The Economic and Financial Crimes Commission (EFCC) on Wednesday in Austria said it recovered loots totalling N738.9 billion or $2.9 billion between May, 2015 and Oct. 20, 2017.
Its acting chairman, Ibrahim Magu, stated this at the ongoing 7th Session of the Conference of the States Parties to the United Nations Convention Against Corruption holding in Vienna.
Spokesman of the commission, Wilson Uwujaren, gave account of Magu’s engagement in a statement in Abuja on Wednesday.
In a presentation titled ‘International Cooperation in Relation to Tecnical Assistance: The Nigerian Experience.’ Magu said the sum was exclusive of smaller currencies in Durham, CRA and British Pound.
He stated that the commission had made a lot of recoveries locally using the mechanism of the non-conviction based forfeiture provided under Section 17 of the Advance Fee Fraud and Other Fraud Related Offences Act, 2006.
“Within this year alone, the commission recovered stolen assets running into several millions of US dollars and billions in naira.
“These include the sum of $43 million recovered from Deziani Allison-Madueke, Nigeria’s former Minister of Petroleum and N2 billion spread in seven accounts within three Nigerian banks laundered from the Federal Capital Territory Police Command Salary Accounts,” he explained.
Magu, who was said to be a panelist at the Implementation Review Group attended by over 100 delegates, detailed the Nigerian efforts in asset recovery.
He said the country had also made progress in specific cases related to Sani Abacha loot, Malabu Oil, Diezani and associates, and the arms procurement scandal.
These efforts, he said, cut across Switzerland, USA, UK, UAE, Jersey Island and Panama.
In his recommendations, the EFCC boss sought improved coordination and cooperation among state parties in asset recovery.
He said this could be done through the consideration and adoption of measures that would remove traditional barriers such as bank secrecy in line with Article 46(8) and dual Criminality Article 46(9) as well as simplify legal technicalities in the recovery and repatriation of stolen funds.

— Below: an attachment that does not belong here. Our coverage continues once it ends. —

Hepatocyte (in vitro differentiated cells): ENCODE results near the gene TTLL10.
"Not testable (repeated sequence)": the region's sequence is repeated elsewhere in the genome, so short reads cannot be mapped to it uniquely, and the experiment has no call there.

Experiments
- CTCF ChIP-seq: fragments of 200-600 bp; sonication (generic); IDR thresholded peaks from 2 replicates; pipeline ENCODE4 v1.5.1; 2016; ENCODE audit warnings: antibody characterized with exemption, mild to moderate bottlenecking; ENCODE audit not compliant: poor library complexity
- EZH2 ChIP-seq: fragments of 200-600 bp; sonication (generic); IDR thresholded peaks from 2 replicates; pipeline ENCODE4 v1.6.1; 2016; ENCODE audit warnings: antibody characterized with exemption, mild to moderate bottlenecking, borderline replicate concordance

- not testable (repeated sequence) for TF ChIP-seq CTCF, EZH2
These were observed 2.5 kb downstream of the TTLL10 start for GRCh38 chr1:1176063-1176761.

Magu further sought measures to reduce cost of recovery of assets for developing countries and ensure speedy return of all stolen assets to victim states in line with the current resolution sponsored by Nigeria.
He also called for sanction and prosecution of any financial institution that violates AML/CFT measures and the maintenance of a public register on beneficial ownership.
Meanwhile, Nigeria has received global commendation for its doggedness in tracing and recovery of its stolen assets, according to the commission’s spokesman.
Uwujaren said the commendation came at a meeting between Magu and Dr Nassar Abaalkhail, the Head of International Collaboration, National Anti-Corruption Commission, Saudi Arabia.
The meeting, which held on the sidelines of the conference, followed Magu’s presentation, Uwujaren said.
He quoted Abaalkhail as saying that Nigeria’s efforts at loot recovery were remarkable.
“From what I have heard, Nigeria’s effort at asset tracing is remarkable. Nigeria is indeed a role model for countries, including developed countries.
“We have so much to learn from Nigeria,” he said.
Uwujaren said the Iranian National Focal Point for the United Nations Convention Against Corruption, Dr Mohsen Mardal, also commended the Nigerian presentation.
Similarly, the Commissioner, Sierra Leone Anti-Corruption Agency, Ady Macauley, said the EFCC was not only “formidable, but a pride to the African States.”
“My men were in Nigeria a fortnight ago to understudy your operations, I must confess, we have a lot to learn in investigation, prosecution and asset recovery,” Macauley stated.